Super Rugby Aotearoa, a competition hastily put together out of necessity and which has been more entertaining and compelling than probably even New Zealand Rugby had dared hoped, comes to a close over the next few weeks, a finish that will come too soon for most supporters who remain patiently waiting on a confirmed All Blacks test schedule.
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The re-emergence of the Blues as a true force and (related) the destructive form of Patrick Tuipulotu and Ofa Tuungafasi, the implosion of the Chiefs and impending departure for a season of their head coach Warren Gatland, the recovery of the Hurricanes and battles of near constant underdogs the Highlanders – all in front of big and appreciative crowds – mean it has been an unforgettable season, a jewel in the crown of New Zealand's success in dodging the worst of Covid-19.
But no one has shone brighter than Crusaders and All Blacks first-five Richie Mo'unga, a player who learned his craft from none other than Dan Carter and therefore a player constantly compared to one of the greatest No10s the world has seen, a player nevertheless who has forged his own path and who now must be considered the best in any position in New Zealand, if not the world.
Yes, of the world's best, only those in New Zealand and Australia are currently able to qualify due to a pandemic which has closed borders everywhere and torn up fixture lists from Edinburgh to Buenos Aires, but such has been the form of Mo'unga since the World Cup and in fact more particularly since lockdown that he would have to be in the reckoning regardless.
It's not just his vision or pace. It's not merely his handling skills or his near supernatural ability to put a teammate into space. Neither is it his brain which seems to process information faster than anyone else and invariably make the correct decision. It's also his willingness to take control of a game in danger of slipping away – like he did in the second half of the Crusaders' victory over the Blues in Christchurch – and a consistent ability to do so.
He is 26 years old, has played only 17 tests and is still developing. The question is not whether he is currently New Zealand's best No10, but how good he can get, how long he can stay at the top of his game, and whether, way down the track, he can retire with a World Cup victory in his possession like his former teammate Carter, who did it at the age of 33 by, with the help of significant others, controlling the semifinal and final against the Springboks and Wallabies respectively with his unbreakable will.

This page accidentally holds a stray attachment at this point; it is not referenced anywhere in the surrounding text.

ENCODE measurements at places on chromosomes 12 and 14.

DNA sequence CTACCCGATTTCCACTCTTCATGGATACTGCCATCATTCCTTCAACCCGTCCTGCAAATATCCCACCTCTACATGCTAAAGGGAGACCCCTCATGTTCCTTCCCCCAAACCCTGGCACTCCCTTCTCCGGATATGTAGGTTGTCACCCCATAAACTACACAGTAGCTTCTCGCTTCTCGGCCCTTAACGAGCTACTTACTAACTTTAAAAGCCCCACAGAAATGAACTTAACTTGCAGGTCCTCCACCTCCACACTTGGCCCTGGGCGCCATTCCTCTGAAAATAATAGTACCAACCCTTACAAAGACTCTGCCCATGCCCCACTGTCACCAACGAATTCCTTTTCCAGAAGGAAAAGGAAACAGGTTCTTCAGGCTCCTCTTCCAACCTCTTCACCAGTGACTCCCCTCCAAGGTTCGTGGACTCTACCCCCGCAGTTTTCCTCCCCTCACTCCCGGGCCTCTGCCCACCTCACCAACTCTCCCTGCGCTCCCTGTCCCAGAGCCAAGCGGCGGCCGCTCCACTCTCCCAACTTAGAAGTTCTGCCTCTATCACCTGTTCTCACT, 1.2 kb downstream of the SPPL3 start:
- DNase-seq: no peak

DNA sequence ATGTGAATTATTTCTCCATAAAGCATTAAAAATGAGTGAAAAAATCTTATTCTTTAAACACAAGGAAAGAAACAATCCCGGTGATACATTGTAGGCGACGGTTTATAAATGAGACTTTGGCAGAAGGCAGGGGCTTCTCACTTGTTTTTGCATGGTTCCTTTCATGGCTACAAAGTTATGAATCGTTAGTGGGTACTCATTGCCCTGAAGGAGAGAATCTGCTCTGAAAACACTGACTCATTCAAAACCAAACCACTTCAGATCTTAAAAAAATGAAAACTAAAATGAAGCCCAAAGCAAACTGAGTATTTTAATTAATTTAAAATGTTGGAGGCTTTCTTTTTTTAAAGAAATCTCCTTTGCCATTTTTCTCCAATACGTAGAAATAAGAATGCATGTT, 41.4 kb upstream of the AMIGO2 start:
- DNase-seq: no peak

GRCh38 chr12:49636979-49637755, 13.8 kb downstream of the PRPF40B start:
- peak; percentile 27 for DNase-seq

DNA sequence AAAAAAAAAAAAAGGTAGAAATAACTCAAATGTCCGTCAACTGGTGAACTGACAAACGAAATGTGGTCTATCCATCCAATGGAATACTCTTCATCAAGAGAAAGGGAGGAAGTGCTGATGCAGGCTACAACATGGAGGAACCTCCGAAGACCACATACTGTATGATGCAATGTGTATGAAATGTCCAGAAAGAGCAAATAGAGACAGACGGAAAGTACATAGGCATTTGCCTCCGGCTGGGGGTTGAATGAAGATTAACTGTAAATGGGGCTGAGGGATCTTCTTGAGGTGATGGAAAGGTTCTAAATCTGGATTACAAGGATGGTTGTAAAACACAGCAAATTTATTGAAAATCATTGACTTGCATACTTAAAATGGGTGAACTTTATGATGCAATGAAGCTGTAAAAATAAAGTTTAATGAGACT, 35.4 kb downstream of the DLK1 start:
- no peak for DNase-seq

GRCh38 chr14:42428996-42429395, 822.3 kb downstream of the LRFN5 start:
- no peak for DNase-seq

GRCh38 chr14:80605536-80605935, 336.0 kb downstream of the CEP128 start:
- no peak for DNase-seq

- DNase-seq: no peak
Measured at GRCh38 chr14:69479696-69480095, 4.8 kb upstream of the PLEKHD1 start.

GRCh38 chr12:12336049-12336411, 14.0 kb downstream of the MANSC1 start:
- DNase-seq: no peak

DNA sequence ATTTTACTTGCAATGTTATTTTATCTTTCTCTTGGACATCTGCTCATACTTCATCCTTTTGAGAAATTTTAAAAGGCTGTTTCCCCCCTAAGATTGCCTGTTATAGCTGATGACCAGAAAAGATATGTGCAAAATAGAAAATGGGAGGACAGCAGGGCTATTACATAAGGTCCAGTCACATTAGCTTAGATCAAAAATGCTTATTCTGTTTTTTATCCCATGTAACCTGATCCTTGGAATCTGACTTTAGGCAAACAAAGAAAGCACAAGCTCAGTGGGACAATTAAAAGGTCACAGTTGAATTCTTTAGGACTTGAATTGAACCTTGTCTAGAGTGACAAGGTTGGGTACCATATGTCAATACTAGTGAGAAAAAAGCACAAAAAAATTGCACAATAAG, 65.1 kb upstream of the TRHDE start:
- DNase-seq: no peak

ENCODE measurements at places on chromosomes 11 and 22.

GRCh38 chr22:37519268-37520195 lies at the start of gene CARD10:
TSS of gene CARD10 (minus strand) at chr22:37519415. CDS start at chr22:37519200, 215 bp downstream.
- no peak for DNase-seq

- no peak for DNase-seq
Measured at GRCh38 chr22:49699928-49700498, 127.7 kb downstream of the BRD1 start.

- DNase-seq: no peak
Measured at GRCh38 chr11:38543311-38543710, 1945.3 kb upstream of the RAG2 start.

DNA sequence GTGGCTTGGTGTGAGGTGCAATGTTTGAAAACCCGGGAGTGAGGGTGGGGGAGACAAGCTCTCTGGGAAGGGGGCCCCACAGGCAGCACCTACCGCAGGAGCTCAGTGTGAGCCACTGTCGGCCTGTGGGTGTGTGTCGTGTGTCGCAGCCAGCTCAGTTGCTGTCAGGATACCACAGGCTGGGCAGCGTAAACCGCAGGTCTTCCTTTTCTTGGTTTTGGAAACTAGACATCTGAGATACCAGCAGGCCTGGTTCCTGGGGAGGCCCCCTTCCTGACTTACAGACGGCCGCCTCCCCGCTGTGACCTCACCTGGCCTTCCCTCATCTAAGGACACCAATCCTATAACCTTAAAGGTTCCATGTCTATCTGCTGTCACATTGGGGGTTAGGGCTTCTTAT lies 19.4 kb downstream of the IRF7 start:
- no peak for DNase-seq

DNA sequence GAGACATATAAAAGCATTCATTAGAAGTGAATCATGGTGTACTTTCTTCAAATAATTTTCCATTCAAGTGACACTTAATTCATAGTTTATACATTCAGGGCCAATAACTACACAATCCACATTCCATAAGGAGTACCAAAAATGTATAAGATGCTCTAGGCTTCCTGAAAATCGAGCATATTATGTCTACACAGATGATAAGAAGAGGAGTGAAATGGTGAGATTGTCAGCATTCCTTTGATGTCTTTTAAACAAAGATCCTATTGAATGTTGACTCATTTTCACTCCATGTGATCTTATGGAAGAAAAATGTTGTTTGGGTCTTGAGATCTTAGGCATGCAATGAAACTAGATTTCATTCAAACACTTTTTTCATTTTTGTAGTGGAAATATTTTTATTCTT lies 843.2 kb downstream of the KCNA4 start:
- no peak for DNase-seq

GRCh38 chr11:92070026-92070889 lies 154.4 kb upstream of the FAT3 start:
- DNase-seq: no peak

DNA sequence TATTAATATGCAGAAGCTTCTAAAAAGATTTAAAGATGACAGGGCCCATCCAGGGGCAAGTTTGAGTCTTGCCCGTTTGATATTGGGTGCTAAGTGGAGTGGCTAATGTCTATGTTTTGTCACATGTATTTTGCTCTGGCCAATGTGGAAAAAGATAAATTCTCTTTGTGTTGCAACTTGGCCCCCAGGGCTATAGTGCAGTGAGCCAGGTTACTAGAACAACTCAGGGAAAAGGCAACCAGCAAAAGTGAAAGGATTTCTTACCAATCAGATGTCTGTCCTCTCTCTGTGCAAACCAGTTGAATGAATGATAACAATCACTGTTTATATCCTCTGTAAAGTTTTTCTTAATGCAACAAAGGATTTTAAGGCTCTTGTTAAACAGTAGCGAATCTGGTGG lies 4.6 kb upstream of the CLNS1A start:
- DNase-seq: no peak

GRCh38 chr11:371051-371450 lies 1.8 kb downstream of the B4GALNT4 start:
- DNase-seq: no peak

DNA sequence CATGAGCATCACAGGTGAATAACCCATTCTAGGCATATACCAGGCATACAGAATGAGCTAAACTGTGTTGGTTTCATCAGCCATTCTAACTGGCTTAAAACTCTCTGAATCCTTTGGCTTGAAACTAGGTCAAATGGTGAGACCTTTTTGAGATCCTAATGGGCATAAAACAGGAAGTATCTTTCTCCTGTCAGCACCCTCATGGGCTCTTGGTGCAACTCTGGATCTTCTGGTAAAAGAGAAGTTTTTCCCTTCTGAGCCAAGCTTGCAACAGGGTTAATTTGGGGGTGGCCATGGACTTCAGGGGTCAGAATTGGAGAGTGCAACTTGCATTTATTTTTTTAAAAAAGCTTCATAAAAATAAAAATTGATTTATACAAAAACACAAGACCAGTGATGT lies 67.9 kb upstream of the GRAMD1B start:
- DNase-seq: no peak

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That's way in the future though and if the pandemic has taught us anything it's the danger of looking too far ahead. Let's just say the signs are positive because one of Mo'unga's greatest attributes is his temperament, something he shares with Carter.
Very little fazes Mo'unga and all of his coaches are aware of it. It's why they can challenge him so much in a bid to find incremental improvements – Scott Hansen, the Crusaders' assistant coach and his former coach at the Linwood club, currently has the job – and it's why the then Crusaders assistant Leon MacDonald had no problem with comparing a then 23-year-old Mo'unga to Carter in front of the media in the days before his team's match against the British and Irish Lions in 2017.
"There is a lot of Dan Carter about Richie Mo'unga," said former All Black MacDonald in a definitive statement to a rather softball question about a youngster yet to play a test, a comparison which would have put near impossible pressure on a lesser player.
Mo'unga has two games left for the Crusaders providing he gets through Sunday's against the Highlanders. The last one is against the Blues at Eden Park where Beauden Barrett will likely wear the No10 jersey and a whole lot of new comparisons will come up again.
It's currently clear-cut, however, and likely to remain so: Mo'unga, the kid from Riccarton High School who went to St Andrew's College via a rugby scholarship, is the world's best player and the perfect 10.